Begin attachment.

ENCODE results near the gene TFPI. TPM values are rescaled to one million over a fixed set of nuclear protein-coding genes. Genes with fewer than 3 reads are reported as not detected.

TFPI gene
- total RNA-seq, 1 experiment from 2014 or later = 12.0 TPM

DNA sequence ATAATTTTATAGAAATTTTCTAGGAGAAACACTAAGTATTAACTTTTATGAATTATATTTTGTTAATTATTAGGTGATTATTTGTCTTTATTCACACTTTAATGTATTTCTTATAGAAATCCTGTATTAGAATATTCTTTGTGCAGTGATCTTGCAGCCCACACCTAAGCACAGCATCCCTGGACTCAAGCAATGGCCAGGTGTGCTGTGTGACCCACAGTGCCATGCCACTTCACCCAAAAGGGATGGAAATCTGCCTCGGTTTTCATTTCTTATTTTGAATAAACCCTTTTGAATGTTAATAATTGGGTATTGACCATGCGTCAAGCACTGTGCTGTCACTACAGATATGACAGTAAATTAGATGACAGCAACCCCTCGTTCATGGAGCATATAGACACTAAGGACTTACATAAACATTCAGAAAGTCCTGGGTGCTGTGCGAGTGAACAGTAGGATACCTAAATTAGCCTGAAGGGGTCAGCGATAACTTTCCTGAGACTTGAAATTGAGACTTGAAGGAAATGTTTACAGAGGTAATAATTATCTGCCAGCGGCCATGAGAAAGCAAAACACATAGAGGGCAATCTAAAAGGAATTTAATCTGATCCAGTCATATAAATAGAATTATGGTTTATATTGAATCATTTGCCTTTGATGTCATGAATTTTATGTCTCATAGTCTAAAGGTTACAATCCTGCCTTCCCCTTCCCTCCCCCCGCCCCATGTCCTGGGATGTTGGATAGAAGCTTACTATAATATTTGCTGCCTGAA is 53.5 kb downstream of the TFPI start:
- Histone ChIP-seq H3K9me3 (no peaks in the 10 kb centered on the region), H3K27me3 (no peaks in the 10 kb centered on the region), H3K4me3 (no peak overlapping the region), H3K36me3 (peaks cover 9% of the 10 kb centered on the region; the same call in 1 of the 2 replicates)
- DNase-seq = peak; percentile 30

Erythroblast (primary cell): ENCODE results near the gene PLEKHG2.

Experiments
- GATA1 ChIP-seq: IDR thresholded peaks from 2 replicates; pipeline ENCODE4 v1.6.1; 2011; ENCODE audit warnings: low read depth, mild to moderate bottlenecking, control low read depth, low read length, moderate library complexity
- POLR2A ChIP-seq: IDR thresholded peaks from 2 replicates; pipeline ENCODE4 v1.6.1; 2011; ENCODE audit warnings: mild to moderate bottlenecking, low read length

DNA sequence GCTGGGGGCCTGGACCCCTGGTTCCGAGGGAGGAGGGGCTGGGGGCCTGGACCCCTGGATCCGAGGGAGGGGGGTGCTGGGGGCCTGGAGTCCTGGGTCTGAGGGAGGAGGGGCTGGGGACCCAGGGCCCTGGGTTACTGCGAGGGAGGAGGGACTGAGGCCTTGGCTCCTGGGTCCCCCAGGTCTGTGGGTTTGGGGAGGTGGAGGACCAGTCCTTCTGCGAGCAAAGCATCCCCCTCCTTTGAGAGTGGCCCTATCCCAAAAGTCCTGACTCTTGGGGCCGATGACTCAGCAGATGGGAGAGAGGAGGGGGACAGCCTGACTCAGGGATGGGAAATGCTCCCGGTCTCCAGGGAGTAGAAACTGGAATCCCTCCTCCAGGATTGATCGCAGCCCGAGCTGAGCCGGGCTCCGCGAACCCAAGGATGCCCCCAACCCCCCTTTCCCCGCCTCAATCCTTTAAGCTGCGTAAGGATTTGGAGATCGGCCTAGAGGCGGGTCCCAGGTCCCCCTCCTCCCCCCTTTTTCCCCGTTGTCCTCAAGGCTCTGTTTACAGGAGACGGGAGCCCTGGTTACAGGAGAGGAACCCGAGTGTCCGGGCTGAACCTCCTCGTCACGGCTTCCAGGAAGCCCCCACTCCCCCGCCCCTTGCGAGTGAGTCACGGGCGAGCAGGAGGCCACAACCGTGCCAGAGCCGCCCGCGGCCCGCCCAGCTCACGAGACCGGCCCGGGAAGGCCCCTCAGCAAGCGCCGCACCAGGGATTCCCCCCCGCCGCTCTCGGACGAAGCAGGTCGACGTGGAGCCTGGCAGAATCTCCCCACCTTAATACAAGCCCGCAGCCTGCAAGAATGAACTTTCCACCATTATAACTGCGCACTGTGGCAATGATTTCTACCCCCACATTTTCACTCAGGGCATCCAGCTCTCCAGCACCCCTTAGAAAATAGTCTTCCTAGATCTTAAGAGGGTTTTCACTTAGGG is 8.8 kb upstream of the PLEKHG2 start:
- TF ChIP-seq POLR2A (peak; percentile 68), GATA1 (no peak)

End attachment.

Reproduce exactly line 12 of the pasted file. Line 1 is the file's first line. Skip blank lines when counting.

- TF ChIP-seq POLR2A (peak; percentile 68), GATA1 (no peak)